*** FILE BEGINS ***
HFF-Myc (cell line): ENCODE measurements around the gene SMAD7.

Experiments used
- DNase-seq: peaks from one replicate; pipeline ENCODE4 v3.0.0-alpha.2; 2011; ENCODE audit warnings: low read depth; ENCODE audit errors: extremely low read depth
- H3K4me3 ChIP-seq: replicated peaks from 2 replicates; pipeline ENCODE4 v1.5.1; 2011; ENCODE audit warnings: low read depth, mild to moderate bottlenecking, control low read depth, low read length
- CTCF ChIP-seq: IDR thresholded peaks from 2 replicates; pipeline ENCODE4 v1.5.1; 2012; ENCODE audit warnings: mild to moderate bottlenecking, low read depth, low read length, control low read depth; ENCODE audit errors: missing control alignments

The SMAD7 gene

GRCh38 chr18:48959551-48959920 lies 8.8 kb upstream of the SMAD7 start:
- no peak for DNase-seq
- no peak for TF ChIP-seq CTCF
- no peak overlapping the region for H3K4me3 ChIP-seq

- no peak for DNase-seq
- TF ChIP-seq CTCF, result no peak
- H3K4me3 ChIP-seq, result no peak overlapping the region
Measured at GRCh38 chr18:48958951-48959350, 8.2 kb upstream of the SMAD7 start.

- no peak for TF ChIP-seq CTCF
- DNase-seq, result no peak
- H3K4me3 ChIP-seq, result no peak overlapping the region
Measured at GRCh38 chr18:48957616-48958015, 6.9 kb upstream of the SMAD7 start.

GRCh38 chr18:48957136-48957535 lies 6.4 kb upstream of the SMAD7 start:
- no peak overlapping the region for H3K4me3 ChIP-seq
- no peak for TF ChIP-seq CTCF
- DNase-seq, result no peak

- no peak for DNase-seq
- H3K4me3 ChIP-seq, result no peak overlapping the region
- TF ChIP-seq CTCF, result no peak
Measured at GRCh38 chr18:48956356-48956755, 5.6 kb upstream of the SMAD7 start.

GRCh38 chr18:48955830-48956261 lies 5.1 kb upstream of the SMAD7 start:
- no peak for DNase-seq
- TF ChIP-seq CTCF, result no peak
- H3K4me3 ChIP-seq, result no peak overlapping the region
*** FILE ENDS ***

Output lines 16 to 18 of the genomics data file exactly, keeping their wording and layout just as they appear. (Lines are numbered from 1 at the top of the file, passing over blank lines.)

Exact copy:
- DNase-seq, result no peak
- H3K4me3 ChIP-seq, result no peak overlapping the region
Measured at GRCh38 chr18:48957616-48958015, 6.9 kb upstream of the SMAD7 start.